Animated videos give their creators far greater freedom and control of what happens in the frame. Where a live-action video must coordinate the logistics necessary to film a scene, animators can create the exact same scene on paper, on screen, or with clay. Imagine trying to film alien invaders practically versus animating them in a brilliant 2D world. At Myriad, we’re experts at bringing animated stories to life.
4. Cinematic Videos
Cinematic videos have the production value audiences expect from a film they’d watch in theaters. They use premium cinema cameras and lenses, lighting equipment, and more to create a video that tells the audience the creators care about quality. Of course, a cinematic video that looks glossy and pretty but lacks a compelling story is like a shiny new sportscar without an engine.
The cinematic aesthetic should be embraced as a means to an end, the end being a compelling story that resonates with the audience. The story will always matter more than the look, no matter how polished that look may be. We use film theory and cinematic appeal as tools to craft relatable stories.
5. Tutorial Videos
Tutorial videos, also known as explainer videos, can show how to perform a task or skill. For B2B audiences, they forgo the typical marketing language (e.g., listing value props) to instead show someone the nuts and bolts of how a product or service works. They can exist as marketing collateral to show how easy and streamlined using a product can be. They can also be used to provide training and ongoing support to existing customers.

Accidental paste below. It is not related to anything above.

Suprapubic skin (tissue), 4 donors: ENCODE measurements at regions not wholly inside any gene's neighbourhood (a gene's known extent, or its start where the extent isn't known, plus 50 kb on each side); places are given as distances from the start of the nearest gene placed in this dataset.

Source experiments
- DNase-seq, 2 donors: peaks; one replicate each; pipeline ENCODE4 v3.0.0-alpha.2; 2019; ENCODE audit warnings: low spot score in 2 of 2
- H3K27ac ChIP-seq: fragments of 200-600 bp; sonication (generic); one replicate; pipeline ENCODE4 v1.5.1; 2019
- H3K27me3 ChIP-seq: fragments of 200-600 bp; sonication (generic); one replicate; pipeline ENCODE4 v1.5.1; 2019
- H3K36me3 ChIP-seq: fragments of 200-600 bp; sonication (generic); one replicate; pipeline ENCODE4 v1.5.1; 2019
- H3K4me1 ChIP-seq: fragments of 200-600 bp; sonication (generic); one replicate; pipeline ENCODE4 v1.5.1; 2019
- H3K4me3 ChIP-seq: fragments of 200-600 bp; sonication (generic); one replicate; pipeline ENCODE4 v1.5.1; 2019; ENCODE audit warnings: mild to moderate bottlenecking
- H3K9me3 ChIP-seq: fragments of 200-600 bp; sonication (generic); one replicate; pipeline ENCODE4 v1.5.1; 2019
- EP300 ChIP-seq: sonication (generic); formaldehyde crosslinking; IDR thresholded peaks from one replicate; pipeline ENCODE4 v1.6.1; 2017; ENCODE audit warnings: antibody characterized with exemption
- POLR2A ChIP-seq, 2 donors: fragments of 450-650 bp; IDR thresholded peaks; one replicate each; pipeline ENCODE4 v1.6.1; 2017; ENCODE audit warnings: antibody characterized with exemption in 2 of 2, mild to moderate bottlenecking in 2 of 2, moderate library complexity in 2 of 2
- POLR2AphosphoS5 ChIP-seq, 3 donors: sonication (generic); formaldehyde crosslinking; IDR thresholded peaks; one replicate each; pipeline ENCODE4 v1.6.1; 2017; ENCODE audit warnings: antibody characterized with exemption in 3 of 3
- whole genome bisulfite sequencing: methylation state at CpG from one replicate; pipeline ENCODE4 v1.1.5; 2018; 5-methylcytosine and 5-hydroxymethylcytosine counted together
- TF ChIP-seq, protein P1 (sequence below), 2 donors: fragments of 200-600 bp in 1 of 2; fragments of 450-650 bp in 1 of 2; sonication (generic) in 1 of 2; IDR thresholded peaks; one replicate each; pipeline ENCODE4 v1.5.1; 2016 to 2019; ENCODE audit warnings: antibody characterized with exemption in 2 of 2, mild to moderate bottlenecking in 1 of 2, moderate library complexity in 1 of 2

Tutorial videos can combine live-action and animation elements to help the audience fully understand how something works or how to do something. For example, a tutorial video may feature a car mechanic physically walking through the steps of how to change oil. The live-action footage can be intercut with an animation that clearly shows each step being taken. Tutorial videos can also feature “Camtasia” footage, which is screen-recorded footage of software. Camtasia footage is useful when a software development company wishes to show potential users how to easily navigate its software’s dashboards.
6. Vintage Videos
Creators may opt for a vintage video if they want audiences to feel nostalgia regarding a certain topic. For example, a bride and groom may want a sense of nostalgia built into their wedding video. And companies may opt for a vintage aesthetic that conveys a sense of wisdom and trust to potential customers.
A vintage video can be created by using any combination of videography styles, equipment, and editing techniques. Some may shoot a video entirely digitally but play with color grading and other elements such as sound in post-production. Others may opt to use equipment from a particular era they wish to recreate. This might mean shooting on a 1970s-era Super 16mm camera and using only the kinds of lights and microphones available in that decade.